ii.) The area of the door of the refrigerator is 0.75 m 2 . Determine the minimum force needed to open the refrigerator door. Answer Force = Difference in pressure x Area Force = (128231 – 120000) x 0.75 = 6173.25 = 6.17 kN

2.) The diagram below shows a sketch of a step down transformer with a voltage of 200 Volts. The number of turns in the primary coil is 1600 and 80 in the secondary coil.

a.) State Faraday’s Law of Induction Answer The induced emf is equal to the number of loops multiplied by the change in flux over a period of time

b.) i.) Explain the working of the step down transformer using Faraday’s Law of Induction Answer The varying current or voltage in the primary coil induces a varying magnetic field. This in turn produces a change in the flux (change in the magnetic field) of the secondary coil. Due to this, a varying magnetic field is induced in the secondary coil as well. Given that there are more turns in the primary coil than the secondary coil, the voltage is stepped down.   ii.) Calculate the output voltage with a known input voltage of 200 V Answer output voltage = (number of turns in the secondary coil x input voltage) / (number of turns in the primary coil) = (80×200)/1600=10 V

c.) Outline how energy losses occur in the core of a transformer Answer When the core of the transformer is laminated, it tends to reduce the eddy currents. This in turn reduces the thermal energy that is transferred to the surroundings.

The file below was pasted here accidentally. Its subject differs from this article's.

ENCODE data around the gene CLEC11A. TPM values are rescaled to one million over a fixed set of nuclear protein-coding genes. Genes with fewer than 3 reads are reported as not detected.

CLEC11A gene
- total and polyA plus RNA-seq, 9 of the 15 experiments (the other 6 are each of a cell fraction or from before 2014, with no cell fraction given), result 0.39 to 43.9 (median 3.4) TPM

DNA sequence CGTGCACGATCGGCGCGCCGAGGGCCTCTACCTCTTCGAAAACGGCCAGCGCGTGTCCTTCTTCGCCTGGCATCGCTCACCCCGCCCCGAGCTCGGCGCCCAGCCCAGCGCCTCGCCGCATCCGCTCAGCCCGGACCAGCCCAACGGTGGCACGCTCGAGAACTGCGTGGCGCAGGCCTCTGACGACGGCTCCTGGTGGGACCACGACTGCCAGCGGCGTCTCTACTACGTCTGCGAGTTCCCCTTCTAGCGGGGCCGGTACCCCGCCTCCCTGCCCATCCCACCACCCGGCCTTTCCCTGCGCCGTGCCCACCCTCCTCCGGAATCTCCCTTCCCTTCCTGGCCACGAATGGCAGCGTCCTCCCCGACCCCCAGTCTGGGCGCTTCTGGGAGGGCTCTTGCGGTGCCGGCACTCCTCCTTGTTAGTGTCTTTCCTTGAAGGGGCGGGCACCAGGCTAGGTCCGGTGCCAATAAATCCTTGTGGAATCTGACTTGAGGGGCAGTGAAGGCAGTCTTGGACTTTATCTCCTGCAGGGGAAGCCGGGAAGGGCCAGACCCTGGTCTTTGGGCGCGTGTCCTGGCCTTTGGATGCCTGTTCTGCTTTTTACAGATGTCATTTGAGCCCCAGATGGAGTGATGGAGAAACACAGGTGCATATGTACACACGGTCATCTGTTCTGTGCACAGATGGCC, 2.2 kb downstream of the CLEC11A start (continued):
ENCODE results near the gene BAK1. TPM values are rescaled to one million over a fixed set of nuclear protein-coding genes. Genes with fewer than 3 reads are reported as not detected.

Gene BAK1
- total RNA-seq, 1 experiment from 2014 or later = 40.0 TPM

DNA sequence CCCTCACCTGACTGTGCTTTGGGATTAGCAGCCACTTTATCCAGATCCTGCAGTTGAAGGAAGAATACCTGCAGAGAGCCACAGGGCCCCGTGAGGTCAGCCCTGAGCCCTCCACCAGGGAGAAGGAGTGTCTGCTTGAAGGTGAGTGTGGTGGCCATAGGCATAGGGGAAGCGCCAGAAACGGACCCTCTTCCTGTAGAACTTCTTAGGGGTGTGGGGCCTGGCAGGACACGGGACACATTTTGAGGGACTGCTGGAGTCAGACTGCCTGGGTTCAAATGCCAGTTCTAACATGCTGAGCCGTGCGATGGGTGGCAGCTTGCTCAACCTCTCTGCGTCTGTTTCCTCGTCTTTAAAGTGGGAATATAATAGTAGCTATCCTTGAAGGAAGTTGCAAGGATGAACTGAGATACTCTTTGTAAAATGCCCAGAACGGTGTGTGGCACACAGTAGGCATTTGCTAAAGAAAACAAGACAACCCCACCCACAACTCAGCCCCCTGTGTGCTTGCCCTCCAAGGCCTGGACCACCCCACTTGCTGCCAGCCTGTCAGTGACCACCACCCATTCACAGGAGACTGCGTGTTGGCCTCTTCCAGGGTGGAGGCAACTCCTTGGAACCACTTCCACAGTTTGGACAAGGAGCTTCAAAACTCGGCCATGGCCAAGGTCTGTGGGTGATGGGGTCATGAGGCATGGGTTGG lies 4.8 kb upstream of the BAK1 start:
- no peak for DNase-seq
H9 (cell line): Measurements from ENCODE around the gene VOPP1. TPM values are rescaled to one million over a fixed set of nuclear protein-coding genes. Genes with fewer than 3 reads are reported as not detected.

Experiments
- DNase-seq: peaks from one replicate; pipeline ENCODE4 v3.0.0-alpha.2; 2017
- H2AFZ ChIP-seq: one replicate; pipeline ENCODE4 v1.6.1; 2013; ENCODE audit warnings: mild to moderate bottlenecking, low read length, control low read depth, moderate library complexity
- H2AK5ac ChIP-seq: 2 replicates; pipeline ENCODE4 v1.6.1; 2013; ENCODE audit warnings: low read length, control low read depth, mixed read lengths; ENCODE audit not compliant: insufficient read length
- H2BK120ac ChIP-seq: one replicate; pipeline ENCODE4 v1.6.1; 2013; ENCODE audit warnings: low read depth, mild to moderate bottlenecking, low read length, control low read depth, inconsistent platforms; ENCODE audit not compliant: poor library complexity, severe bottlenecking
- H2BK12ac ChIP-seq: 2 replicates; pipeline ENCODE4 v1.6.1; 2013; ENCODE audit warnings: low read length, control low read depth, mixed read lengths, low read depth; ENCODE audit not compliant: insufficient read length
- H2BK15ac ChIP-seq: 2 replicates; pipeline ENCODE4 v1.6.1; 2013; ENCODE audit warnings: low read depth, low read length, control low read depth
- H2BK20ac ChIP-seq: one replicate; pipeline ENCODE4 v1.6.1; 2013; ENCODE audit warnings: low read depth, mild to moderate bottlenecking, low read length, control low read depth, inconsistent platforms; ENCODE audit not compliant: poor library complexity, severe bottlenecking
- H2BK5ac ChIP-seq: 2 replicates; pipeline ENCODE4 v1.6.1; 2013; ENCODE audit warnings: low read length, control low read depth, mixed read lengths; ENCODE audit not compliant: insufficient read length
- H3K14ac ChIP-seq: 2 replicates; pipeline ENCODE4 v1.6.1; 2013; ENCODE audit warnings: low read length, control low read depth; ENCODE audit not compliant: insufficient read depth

3.) An electron is placed 0.50 m from a fixed point charge of -5.8 mC.

a.) Determine the electric field strength due to the point charge at the position of the electron Answer E = kq / r 2 E = (8.99 x 10 9 x 5.8 x 10 -3 ) / 0.5 2 E = 208568000 = 2.09 x 10 8 N/C

b.) Calculate the force acting on the electron Answer F = qE F = 1.6 x 10 -19 x 2.09 x 10 8 = 3.344×10 −11 N

4.) An electron follows a circular motion in a uniform magnetic field. The velocity of the electron at a Point P is 7.2 x 10 5 m/s towards the right direction. The magnitude of the magnetic field is 8.1T.

a.) State the direction of the magnetic field Answer Out of the page according to the Right hand rule. The index finger is pointed towards the direction in which the electron is moving. The thumb points down and the middle finger points outwards indicating that it’s out of the page.